Fears minimum weight change could harm jockeys’ health

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  • THERE are fears changes to minimum weights in racing could harm jockeys’ mental and physical health, as discussions on the matter continue.

    The British Horseracing Authority (BHA) announced a general weight increase of 2lb for most race categories at the start of the Flat and jumps season. This replaces the 3lb Covid allowance, brought in when racing resumed after the first lockdown to support jockeys when racecourse saunas were closed.

    In a Professional Jockeys Association (PJA) survey last year, 88% of 190 respondents voted for saunas to remain closed. A 3lb allowance for safety equipment remains, as does a 1lb allowance for Flat jockeys during winter for warmer clothing.

    Under the Covid allowance, a jockey weighing 9st 3lb could ride a horse allocated 9st. This means the horse would actually be carrying 9st 6lb, including the equipment allowance. But when the Flat season starts, a jockey weighing 9st 3lb would have to lose 1lb to ride the same horse, which would now be allocated 9st 2lb.

    BHA chief medical advisor Jerry Hill said the closure of saunas was a “significant step forward” for jockey wellbeing and that a permanent raising of the minimum weight, while protecting competition by raising the maximum weight, was the “correct response”.

    But the weight increase sparked backlash, with concerns it will make it even harder for jockeys to make the weight, and although many jockeys voted in favour of closing saunas, this was on the basis the Covid allowance would remain.

    The BHA issued a response “in light of comments made”. It said the Covid allowance was a “temporary, emergency measure”, which had not been removed – it has been replaced by the 2lb increase “in all races other than pattern races and Flat amateur races”. The BHA added that the issue affected more than one part of the sport, so consultation took in views from “other sectors”. Concerns had been expressed by the National Trainers Federation (NTF) about the “potential impact” on some horses of routinely setting higher weights.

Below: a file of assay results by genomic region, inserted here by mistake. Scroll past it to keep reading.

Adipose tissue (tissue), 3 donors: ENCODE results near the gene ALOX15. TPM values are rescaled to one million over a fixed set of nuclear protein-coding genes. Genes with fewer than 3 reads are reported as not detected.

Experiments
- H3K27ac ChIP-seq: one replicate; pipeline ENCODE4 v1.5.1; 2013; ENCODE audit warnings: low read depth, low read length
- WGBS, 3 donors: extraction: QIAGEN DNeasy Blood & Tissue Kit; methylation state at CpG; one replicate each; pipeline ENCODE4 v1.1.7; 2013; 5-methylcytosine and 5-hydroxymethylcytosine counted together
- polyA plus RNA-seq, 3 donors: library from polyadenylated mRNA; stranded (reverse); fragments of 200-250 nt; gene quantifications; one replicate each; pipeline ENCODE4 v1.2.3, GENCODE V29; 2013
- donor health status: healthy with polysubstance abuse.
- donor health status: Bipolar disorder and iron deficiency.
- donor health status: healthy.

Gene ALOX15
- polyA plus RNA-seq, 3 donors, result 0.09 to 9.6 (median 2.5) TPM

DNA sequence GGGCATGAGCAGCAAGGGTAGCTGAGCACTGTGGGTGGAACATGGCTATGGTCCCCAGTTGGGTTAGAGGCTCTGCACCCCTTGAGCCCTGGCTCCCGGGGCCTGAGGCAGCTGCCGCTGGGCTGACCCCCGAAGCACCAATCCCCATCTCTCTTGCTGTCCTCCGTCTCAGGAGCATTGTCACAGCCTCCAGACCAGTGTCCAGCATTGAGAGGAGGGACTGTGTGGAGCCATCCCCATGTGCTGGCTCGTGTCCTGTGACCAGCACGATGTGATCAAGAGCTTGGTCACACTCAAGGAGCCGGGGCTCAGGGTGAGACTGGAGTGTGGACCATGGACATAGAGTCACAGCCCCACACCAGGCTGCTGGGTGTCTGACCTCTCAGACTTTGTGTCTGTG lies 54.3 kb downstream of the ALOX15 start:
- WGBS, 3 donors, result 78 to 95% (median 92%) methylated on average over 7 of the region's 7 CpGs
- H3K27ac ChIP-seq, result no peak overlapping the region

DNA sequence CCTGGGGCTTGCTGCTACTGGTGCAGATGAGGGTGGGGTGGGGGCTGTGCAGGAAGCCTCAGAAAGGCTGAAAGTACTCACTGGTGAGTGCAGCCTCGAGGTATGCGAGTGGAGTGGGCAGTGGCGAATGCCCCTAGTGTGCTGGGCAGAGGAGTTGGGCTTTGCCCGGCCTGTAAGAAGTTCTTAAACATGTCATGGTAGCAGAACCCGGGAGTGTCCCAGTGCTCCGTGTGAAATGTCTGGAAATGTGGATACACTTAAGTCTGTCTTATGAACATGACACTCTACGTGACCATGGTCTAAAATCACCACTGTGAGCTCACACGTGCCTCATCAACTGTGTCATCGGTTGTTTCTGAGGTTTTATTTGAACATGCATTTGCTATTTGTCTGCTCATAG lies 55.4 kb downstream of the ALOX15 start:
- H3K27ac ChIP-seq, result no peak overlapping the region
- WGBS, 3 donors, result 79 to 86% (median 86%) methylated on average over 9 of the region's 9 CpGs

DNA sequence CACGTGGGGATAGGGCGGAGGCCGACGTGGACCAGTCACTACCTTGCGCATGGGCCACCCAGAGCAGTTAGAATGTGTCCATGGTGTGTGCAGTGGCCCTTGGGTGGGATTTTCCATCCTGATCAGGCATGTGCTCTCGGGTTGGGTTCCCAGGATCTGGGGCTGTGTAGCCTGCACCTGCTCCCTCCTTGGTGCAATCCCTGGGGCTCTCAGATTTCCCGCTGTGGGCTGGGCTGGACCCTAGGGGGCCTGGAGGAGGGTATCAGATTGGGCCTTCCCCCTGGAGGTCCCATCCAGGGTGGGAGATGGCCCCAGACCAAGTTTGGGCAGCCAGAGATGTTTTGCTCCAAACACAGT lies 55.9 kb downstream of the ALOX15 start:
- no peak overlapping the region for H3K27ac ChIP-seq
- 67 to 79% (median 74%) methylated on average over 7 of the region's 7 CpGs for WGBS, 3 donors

Flat jockey Ross Coakley raced in Ireland pre-Covid and moved to the UK in June 2021. He told H&H that before Covid, Irish racing had a similar rise, so he had “lived both lives”. He believes the decision was made with the “best intentions”, but he felt it would have a negative impact on jockeys’ mental health.

    “When Covid happened, even though we were getting the allowance, no jockey suddenly saw this as an opportunity to say they could do lighter. Most maintained the weight they were, but they went through a stage where they didn’t have to sweat out three pounds on a daily basis – they could go to the races hydrated,” he said.

    “The last thing you want is to be driving to a race worried about weight, thinking you can’t afford to have a drink [of water]. I think that’s why there was such a negative reaction from jockeys because we are going to be pushed back into that lifestyle, which we all lived until Covid, but we’ve realised the benefit of the current system and the improvement it’s brought to our daily lives.
    Ross said the allowance is more beneficial and healthier for jockeys than the weight rise.

    “There will always be the argument that no matter what they bring the weight up to, there will always be jockeys trying to do less. But if you give us the allowance at the scales, mentally jockeys will be more inclined to set their weight and use the allowance as their safety net, rather than having to take extreme measures,” he said, adding that a “big concern” is jockeys “flipping”, or making themselves vomit.

    “Jockeys are always going to be working at their minimum [weight] – it’s their income. If you’re constantly in a position where you have to be two pounds lighter than when you wake up, you’re trying to function on very little food, sweating daily – there’s mental strain. I think that’s where the mentality of flipping comes in – if someone feels they can’t afford to eat but knows they have to, then they think I’ll just regurgitate it, and they’ve still had the pleasure from eating but not put on the weight. It’s a sick mindset, but unfortunately that was a big issue pre-Covid and that’s a position some people will be pushed back into.”

    Jumps trainer Kim Bailey’s stable jockey David Bass also discussed the matter.

    “This looks like the difference is only 1lb, but the weight going up 2lb in the racecard is irrelevant in a handicap,” said David. “Yes, the minimum weight in the racecard is 10st 2lb, but I could get asked to ride a horse with 10st 5lb in the card and I still have to get down 2lb below that. So if I am trying to get down to 10st 3lb, I will have to use short-term weight loss methods when with the current system I’m getting down to 10st 6lb – which is comfortable – without changing my routine.”

    A spokesman for the NTF said the organisation was invited to take part in a consultation on the weight increase, and the need to provide full transparency of weight carried, to the public.

    “We were of the view that the outcome reached was reasonable, although understand the sensitivity of this subject for jockeys,” he said. We are now engaged in further discussions with the BHA and PJA, which we hope will enable us to reach an outcome acceptable to all involved.”

    As H&H went to press, the BHA told H&H that a “constructive” meeting was held with the PJA, NTF and a “handful” of jockeys on 2 February to discuss the matter.

    “We are grateful to those who attended for giving their time and for their input. The discussions will continue and a further update will be provided,” said a BHA spokesman.

    The PJA told H&H the organisation welcomed the opportunity to meet the BHA and NTF, and this included testimony from senior jockeys.

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